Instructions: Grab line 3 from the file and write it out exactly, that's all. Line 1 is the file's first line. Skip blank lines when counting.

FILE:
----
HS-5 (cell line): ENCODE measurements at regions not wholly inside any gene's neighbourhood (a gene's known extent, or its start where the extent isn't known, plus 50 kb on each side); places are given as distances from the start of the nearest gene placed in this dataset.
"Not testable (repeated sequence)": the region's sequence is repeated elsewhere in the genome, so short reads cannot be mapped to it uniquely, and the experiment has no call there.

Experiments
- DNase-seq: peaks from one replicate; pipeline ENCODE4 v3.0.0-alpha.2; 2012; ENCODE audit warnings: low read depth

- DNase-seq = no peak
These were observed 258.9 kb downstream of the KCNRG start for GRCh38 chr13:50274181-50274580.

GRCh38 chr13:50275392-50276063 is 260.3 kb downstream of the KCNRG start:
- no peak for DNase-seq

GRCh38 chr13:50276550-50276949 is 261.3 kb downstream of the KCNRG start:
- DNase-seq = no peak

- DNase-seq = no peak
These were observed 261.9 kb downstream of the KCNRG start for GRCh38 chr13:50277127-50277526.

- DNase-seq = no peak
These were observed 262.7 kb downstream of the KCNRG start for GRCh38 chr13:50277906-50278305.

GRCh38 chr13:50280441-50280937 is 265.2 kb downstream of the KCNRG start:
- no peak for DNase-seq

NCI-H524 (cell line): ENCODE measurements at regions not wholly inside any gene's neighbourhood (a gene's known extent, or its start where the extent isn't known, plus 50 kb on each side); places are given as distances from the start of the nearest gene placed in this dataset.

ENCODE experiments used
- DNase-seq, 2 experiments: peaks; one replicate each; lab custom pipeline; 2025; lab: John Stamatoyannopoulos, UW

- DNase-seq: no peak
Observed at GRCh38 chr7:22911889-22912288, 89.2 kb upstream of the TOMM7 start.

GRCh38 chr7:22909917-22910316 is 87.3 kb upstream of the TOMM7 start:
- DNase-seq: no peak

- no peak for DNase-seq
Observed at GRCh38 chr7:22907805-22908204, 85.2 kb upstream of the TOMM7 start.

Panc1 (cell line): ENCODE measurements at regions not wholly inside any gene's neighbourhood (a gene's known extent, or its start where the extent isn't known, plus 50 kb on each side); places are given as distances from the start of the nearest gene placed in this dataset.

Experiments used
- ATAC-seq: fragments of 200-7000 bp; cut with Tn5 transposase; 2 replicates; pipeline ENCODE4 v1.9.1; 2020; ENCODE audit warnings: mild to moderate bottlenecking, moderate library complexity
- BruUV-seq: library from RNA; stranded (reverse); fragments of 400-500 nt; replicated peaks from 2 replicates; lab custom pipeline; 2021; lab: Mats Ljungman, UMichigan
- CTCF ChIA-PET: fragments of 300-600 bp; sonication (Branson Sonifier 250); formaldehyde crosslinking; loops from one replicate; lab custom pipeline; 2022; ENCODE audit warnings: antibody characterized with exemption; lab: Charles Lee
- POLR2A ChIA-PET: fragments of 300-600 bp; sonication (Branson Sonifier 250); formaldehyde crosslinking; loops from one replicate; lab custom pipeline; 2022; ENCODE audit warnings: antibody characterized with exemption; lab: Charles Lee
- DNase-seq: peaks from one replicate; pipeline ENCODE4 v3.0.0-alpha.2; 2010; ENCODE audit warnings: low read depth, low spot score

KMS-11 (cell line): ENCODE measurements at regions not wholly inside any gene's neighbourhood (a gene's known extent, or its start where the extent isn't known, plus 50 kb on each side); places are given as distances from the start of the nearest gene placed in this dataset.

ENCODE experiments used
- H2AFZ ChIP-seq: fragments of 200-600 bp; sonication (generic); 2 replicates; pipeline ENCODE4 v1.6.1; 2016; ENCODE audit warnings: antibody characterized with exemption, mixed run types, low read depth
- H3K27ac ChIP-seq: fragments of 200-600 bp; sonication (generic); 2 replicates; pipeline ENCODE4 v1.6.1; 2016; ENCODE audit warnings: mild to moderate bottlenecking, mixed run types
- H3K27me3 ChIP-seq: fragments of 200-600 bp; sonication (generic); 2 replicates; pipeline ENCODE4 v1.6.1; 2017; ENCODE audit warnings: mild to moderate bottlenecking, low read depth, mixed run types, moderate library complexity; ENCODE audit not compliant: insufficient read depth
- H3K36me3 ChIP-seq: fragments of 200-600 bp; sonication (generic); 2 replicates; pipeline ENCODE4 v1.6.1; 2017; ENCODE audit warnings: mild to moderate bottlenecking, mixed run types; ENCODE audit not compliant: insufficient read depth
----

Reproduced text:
Experiments